On Scotland’s humanist wedding anniversary, humanists call on Michael Gove to allow humanist marriages in England and Wales
On the tenth anniversary of the first legal humanist marriage in Scotland today, the British Humanist Association has renewed its call for the introduction of legal humanist marriages in England and Wales.
Humanist marriage ceremonies are non-religious, personalised, and meaningful ceremonies conducted by trained and accredited humanist celebrants who share the values and beliefs of the couple, and place strong emphasis on the couple’s personal story and commitment to each another.
The Humanist Society of Scotland (HSS) was first permitted by Scotland’s Registrar General to conduct legal marriage ceremonies on 18 June 2005. In that time the demand for humanist ceremonies has grown in a way unimaginable at the time. The HSS is expected to become the largest provider of legal marriage ceremonies of any religious or belief group in Scotland by the end of 2015.
Statistics from the National Records of Scotland already show the number of humanist marriages exceeded that of Catholic weddings in Scotland in 2013, making the HSS the second largest provider of marriages after the Church of Scotland (Kirk). These same figures show a steady decline in the number of Kirk weddings, which if continued, means that there will be more humanist marriages in 2015. The HSS anticipates that it will conduct 4,200 humanist marriage ceremonies in 2015.
However, despite the overwhelming popularity of humanist marriages in Scotland, they are not yet legally recognised in England and Wales, meaning couples married by British Humanist Association (BHA) celebrants, if they wish to do so, must have an additional register office ceremony to take care of legalities.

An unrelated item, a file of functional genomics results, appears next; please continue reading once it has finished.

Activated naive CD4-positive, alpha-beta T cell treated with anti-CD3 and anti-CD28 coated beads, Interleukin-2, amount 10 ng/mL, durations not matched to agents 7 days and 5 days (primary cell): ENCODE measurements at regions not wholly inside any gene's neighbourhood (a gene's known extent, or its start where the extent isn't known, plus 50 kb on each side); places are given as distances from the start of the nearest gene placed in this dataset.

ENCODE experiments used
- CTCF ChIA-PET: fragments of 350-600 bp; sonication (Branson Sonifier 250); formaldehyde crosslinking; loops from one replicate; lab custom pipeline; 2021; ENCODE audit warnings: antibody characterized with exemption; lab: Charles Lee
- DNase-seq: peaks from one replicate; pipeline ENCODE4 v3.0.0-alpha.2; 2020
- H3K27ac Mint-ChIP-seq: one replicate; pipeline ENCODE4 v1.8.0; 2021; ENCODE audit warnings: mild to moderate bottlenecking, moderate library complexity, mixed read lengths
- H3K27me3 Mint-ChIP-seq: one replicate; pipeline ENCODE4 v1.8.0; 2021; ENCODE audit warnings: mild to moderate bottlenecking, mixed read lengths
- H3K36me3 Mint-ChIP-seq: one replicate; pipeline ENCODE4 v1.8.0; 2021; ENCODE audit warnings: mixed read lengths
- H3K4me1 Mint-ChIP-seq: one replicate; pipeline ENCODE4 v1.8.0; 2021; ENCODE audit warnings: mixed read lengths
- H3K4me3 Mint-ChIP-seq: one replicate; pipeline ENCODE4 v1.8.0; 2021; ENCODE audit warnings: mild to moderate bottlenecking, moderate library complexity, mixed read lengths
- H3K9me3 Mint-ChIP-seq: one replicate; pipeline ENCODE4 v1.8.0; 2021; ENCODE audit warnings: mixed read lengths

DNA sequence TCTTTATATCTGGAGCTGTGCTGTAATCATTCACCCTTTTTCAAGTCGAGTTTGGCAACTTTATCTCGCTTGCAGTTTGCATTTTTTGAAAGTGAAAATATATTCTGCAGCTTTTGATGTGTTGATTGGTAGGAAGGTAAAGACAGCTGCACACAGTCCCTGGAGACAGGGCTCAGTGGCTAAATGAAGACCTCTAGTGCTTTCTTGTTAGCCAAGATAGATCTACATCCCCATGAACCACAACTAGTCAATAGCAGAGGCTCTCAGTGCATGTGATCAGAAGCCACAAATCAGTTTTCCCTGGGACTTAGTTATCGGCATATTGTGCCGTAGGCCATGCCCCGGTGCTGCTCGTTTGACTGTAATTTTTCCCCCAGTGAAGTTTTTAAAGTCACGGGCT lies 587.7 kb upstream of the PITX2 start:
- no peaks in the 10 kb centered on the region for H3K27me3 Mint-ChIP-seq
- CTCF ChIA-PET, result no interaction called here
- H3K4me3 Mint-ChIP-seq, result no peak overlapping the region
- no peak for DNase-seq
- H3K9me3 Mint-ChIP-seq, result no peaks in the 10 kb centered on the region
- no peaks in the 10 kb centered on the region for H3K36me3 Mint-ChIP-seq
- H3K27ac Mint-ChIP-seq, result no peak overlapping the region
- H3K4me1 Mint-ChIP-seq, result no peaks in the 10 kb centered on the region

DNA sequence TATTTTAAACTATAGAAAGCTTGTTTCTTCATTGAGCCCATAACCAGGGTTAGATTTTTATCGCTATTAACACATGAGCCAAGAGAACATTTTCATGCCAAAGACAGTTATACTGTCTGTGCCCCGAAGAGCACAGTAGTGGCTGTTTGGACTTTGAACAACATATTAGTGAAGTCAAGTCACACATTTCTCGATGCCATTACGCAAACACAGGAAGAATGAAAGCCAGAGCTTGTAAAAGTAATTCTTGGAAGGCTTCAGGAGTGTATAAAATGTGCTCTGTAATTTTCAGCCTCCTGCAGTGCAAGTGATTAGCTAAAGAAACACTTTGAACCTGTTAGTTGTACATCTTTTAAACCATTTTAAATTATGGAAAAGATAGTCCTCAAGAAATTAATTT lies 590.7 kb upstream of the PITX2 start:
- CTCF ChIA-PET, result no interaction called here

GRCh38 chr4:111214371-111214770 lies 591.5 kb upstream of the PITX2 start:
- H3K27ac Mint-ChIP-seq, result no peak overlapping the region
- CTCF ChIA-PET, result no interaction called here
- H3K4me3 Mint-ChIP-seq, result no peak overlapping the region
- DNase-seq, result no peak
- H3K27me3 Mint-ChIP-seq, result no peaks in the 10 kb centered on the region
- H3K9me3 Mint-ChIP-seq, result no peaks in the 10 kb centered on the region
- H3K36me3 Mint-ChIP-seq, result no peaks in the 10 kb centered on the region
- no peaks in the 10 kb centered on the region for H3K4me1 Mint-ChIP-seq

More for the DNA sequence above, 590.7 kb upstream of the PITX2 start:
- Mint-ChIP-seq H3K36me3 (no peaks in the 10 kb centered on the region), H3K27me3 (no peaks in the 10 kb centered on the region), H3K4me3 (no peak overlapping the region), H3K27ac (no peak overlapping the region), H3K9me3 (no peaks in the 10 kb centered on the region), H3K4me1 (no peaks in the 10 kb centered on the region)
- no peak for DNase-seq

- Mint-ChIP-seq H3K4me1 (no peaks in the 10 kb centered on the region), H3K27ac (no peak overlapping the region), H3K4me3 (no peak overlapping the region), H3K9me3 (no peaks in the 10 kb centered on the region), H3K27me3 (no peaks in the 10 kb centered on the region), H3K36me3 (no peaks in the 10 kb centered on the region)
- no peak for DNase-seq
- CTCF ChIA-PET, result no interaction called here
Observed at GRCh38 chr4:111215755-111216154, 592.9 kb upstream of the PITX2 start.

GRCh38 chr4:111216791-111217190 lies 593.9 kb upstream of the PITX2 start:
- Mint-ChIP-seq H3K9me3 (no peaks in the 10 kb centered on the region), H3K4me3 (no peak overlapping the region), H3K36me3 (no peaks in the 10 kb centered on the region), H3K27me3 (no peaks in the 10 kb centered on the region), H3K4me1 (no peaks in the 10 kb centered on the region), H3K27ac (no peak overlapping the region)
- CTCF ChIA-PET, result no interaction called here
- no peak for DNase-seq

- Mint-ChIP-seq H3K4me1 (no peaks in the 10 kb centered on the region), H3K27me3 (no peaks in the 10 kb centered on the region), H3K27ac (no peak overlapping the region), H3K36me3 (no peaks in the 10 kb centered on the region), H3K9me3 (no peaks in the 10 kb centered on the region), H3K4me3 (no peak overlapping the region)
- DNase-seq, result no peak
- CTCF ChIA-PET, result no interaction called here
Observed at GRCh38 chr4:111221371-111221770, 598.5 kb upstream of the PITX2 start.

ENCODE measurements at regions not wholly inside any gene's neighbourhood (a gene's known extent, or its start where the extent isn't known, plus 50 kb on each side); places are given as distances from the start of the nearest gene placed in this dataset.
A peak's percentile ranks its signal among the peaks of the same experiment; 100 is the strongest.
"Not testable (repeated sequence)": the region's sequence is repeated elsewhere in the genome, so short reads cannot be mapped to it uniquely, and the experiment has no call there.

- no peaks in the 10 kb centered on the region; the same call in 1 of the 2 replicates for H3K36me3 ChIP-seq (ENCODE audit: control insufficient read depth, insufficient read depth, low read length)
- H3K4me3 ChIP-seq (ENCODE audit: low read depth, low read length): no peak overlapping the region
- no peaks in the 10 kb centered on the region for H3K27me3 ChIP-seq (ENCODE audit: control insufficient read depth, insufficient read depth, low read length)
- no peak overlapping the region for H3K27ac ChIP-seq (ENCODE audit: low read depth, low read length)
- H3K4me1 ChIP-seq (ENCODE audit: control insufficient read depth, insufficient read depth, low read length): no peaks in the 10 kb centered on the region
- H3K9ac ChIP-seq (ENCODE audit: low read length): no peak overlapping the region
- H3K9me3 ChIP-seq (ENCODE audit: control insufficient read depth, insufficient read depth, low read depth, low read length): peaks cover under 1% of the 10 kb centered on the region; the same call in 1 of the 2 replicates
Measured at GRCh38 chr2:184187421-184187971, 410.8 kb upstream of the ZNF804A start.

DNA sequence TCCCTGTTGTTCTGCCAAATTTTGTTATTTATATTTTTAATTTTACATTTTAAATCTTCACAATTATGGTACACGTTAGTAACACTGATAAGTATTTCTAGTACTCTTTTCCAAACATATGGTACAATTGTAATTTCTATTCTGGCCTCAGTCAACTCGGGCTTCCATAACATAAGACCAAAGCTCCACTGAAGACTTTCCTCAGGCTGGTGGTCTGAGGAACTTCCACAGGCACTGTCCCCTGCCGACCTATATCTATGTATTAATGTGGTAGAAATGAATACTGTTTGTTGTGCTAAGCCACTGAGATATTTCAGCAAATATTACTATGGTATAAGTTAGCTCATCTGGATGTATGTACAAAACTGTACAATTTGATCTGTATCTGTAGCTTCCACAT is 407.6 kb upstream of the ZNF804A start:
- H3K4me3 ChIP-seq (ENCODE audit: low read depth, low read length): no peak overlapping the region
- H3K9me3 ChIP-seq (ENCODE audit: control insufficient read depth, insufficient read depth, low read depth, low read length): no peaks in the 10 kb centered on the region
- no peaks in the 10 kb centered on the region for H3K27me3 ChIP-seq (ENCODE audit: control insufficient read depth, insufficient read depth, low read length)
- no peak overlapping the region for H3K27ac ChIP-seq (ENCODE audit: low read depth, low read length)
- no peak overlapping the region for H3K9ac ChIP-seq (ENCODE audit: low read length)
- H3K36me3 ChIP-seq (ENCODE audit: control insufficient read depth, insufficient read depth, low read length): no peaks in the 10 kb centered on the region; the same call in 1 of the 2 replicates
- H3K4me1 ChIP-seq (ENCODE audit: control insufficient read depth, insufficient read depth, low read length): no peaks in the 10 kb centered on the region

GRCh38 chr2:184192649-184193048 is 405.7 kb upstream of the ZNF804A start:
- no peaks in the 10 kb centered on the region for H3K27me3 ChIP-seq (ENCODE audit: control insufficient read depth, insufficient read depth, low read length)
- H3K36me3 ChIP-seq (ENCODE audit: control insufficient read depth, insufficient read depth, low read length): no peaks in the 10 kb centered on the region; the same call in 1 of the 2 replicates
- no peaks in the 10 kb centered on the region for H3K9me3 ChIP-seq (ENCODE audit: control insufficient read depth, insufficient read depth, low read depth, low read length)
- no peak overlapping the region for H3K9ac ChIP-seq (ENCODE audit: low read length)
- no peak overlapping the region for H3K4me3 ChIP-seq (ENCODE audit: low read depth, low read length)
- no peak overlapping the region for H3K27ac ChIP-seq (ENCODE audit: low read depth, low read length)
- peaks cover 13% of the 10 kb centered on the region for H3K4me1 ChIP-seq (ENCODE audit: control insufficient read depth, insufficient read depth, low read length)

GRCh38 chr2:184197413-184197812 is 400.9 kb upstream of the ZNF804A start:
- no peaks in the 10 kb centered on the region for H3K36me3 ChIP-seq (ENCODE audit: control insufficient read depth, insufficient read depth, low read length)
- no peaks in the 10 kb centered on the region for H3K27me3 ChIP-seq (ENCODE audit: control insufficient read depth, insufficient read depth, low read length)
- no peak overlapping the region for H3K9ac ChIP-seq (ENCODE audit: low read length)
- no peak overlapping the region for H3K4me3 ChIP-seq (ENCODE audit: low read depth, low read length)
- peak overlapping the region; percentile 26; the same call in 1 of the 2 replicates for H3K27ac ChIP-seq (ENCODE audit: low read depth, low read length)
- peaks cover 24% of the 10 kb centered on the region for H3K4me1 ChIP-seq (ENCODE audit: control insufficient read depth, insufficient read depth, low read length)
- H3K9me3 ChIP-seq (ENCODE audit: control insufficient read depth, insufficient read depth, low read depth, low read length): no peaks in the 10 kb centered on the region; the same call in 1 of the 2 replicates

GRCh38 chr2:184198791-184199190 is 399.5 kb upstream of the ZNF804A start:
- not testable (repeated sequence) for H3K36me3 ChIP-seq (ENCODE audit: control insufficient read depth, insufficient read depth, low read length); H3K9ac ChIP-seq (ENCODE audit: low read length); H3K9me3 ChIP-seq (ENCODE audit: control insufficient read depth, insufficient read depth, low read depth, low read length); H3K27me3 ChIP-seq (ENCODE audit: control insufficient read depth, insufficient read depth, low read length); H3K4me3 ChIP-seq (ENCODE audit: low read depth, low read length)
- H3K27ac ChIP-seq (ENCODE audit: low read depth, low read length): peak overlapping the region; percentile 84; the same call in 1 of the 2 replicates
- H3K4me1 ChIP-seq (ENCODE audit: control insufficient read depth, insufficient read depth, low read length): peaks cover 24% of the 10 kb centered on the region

A Government consultation into legalising humanist marriages in England and Wales was mandated by the 2013 Marriage Act, which also gave order-making powers to the Lord Chancellor to legalise humanist marriage. The consultation found no practical barriers as well as overwhelming public support for legalisation, with 95% of respondents – from all beliefs and backgrounds – in favour of the change.
Nonetheless, the Coalition government attempted to kick the issue into the long grass at the end of the last Parliament by instigating a broader review of marriage law from the Law Commission. However, the Lord Chancellor retains the power to introduce legal humanist marriages by secondary legislation. This is what the BHA is calling on Lord Chancellor Michael Gove to do.
BHA Chief Executive Andrew Copson commented, 'In Scotland, today is about celebrating and congratulating the over 20,000 couples who have had the benefit of a humanist marriage. In England and Wales it is about pledging not to give up until couples across the UK all have the same enjoyment.
'We have called on the Lord Chancellor to use the powers given to him by the Marriage Act to introduce legal humanist marriages in England and Wales. Thousands of couples were devastated last year when the Government chose not to legalise humanist marriages – but by acting now, he can set that right.
'While only a modest change to the law, legal humanist marriages would mean everything to the thousands of couples in England and Wales who are waiting for it. They simply want to have the same opportunity to enjoy a meaningful marriage ceremony which reflects their beliefs and values in the way their religious friends and neighbours already can.’
For further comment or information, please contact BHA Director of Public Affairs and Campaigns, Pavan Dhaliwal on firstname.lastname@example.org or 0773 843 5059.